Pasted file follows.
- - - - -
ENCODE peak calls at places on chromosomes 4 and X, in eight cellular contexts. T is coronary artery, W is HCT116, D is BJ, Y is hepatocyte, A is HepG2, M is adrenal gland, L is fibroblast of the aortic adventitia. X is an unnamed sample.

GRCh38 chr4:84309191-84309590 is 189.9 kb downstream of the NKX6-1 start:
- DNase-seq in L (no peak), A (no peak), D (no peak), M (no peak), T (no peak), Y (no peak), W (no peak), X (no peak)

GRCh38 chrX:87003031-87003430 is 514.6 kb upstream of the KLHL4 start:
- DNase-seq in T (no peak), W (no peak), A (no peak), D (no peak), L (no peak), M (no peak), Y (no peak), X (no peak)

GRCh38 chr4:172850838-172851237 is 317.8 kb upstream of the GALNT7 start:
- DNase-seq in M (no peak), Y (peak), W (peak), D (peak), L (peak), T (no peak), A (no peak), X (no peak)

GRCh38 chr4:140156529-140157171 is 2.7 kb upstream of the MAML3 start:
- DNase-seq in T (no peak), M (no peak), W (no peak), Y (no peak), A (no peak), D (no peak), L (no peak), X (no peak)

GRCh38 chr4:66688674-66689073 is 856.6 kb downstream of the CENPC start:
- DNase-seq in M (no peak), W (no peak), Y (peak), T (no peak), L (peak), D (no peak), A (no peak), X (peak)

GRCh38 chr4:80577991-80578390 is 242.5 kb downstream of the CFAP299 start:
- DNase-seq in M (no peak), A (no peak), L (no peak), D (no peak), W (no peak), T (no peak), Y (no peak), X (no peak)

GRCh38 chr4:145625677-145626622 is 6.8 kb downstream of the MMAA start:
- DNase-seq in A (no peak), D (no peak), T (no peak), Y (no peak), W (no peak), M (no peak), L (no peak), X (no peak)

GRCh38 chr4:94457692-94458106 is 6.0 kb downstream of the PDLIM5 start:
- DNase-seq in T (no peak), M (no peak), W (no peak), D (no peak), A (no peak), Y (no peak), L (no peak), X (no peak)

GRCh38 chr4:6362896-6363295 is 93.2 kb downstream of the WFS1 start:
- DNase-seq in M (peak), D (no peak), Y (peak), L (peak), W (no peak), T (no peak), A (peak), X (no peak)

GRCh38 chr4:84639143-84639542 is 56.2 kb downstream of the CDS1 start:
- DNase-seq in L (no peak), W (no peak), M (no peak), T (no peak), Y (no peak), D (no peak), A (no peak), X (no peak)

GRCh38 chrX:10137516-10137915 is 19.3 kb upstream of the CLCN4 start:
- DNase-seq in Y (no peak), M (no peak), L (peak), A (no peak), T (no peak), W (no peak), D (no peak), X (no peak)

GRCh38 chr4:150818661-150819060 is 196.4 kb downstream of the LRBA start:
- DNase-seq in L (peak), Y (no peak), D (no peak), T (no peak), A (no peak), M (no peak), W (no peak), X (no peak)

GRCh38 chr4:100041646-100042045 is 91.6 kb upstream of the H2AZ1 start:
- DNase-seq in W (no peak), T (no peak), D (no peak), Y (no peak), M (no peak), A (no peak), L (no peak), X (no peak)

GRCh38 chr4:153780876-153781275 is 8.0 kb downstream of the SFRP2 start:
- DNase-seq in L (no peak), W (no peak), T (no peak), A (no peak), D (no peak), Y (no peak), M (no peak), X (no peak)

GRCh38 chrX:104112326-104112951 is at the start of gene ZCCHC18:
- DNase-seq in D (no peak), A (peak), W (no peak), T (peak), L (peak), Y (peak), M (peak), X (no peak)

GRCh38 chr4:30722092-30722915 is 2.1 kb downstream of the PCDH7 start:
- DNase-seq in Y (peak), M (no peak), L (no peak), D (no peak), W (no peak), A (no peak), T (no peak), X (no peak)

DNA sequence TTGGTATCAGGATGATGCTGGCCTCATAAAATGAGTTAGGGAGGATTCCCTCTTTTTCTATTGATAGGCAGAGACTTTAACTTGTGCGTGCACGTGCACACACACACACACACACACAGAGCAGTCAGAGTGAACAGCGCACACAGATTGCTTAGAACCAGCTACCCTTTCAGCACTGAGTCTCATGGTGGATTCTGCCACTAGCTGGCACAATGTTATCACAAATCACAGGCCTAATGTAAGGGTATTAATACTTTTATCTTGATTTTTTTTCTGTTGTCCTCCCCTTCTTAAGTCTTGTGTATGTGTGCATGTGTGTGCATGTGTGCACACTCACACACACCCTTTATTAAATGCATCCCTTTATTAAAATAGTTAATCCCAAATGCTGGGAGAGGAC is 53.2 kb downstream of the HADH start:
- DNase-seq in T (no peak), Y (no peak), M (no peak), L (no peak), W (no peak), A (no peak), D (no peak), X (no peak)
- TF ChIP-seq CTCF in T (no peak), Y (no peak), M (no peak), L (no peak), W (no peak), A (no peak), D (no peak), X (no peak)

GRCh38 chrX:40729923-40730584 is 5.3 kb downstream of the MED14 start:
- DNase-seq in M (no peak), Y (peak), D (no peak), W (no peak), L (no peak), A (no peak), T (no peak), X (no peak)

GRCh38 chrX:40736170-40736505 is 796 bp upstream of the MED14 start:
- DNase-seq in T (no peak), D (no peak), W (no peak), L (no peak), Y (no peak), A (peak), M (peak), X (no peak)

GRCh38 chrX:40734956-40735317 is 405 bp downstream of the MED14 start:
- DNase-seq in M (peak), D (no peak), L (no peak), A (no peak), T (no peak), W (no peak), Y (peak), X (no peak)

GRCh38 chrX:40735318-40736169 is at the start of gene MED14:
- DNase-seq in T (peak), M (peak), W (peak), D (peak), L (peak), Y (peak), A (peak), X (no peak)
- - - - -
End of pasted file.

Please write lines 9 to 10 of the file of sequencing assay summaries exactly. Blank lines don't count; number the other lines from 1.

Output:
- DNase-seq in T (no peak), M (no peak), W (no peak), Y (no peak), A (no peak), D (no peak), L (no peak), X (no peak)

GRCh38 chr4:66688674-66689073 is 856.6 kb downstream of the CENPC start: